No academic improvement seen in 13-year-olds post-school lockdowns.

America’s 13-Year-Olds Struggle with Academic Recovery

America’s 13-year-olds are showing no signs of academic recovery from school lockdowns, as new federal data report math and reading scores at the lowest levels in decades.

According to new National Assessment of Educational Progress data published Wednesday, the math scores of the young teenagers, who are mostly in eighth grade, dropped nine points between the 2019-2020 and 2022-2023 school years, which a NAEP press release called “the largest declines ever recorded.”

Reading scores declined by four points over the same period, with the lowest-performing students scoring lower than they did in 1971 when the data first started being collected.

Concerns about Student Achievement and Well-being

“The ‘green shoots’ of academic recovery that we had hoped to see have not materialized, as we continue to see worrisome signs about student achievement and well-being more than two years after most students returned for in-person learning,” Peggy G. Carr, commissioner of the National Center for Education Statistics which administers the NAEP testing, said in a press release. “There are signs of risk for a generation of learners in the data we are releasing today and have released over the past year.”

Academic decline persisted for years before the coronavirus pandemic saw elected officials shut down schools and implement mask mandates and “virtual learning.” However, those policies have proven to be particularly destructive to the academic achievement of schoolchildren.

Thirteen-year-olds, whose academic development is compared to their testing results at 10 years old, scored on average 271 out of 500 and 256 out of 500 in reading, down from 280 and 260 three years ago, respectively.

Confirmation of Parents’ Concerns

“Throughout the pandemic, families expressed concerns that their children weren’t learning — and were mocked, shamed, and derided for speaking out,” Nicole Neily, founder and president of Parents Defending Education, told the Washington Examiner. “These scores confirm parents’ worst fears and further underscore that families do indeed know their children’s needs — and that traditional education power brokers never had students’ best interests at heart in the first place.”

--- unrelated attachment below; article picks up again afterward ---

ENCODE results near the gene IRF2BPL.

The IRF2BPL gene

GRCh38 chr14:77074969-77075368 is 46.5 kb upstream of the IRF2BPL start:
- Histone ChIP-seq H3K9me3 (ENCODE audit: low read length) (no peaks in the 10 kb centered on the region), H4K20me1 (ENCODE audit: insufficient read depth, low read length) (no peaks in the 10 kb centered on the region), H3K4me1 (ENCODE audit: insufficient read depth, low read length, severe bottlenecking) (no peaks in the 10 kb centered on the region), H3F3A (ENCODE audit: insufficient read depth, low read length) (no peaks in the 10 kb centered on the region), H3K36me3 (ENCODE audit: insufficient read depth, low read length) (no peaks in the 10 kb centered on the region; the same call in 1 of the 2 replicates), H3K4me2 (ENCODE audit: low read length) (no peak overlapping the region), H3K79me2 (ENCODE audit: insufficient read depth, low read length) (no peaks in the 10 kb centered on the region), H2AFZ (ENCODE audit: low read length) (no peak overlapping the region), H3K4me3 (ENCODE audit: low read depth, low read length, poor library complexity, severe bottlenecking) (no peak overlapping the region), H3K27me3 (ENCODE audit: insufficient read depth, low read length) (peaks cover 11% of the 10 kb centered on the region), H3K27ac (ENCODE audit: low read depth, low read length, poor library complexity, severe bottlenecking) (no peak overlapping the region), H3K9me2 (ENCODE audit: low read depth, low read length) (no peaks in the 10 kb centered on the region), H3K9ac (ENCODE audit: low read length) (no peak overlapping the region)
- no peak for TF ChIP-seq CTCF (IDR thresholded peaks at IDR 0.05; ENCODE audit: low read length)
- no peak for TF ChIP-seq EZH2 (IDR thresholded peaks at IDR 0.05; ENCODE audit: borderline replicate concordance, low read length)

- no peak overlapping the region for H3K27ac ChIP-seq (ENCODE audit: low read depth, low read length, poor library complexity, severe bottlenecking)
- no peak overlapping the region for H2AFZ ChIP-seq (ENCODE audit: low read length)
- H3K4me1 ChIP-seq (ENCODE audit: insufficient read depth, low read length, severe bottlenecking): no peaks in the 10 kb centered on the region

For both math and reading, students who were in the lower percentiles three years ago saw more significant declines than those in higher percentiles, which tracks with the phenomenon that students who were already in need of academic assistance continue to sustain the worst damage.

Scores declined among most demographics of students in math, which ranged from a six-point drop to a 20-point drop.

Disproportionate Declines Among Demographics

The most significant decline was seen among American Indian/Alaska Native students, who recorded a 20-point drop from the 2019-2020 school year to the 2022-2023 academic year. That decline was followed by black students at 13 points, Hispanic students at 10 points, and white students at 6 points. Asian students did not report a significant decline.

For reading, some demographics declined while others stagnated.

Reading Declines and the Importance of Leisure Reading

Black students recorded the steepest decline in reading, seeing a seven-point drop, while white students declined by four points. Hispanic, American Indian/Alaska Native, and Asian students did not record measurably different scores.

While students who reported reading for fun tended to score higher, the percentage of students who reported “never or hardly ever” leisure reading jumped from 22% in 2012 to 31% in 2023.

“Aside from its academic effects, reading opens the mind and the heart to new ways of seeing and thinking about the world,” Carr said. “Many of our young people will never discover latent passions or areas of interest without reading broadly on their own time.”

Sen. Bill Cassidy (R-LA) said the test scores show that shutting schools caused “massive harm” to children.

Call for School Choice

“Students are entering high school who cannot read,” Cassidy said in a press release. “This is intolerable. Parents should have the power to place their child in a school which is most likely to address the child’s educational need. These scores make the case for school choice better than any other argument.”


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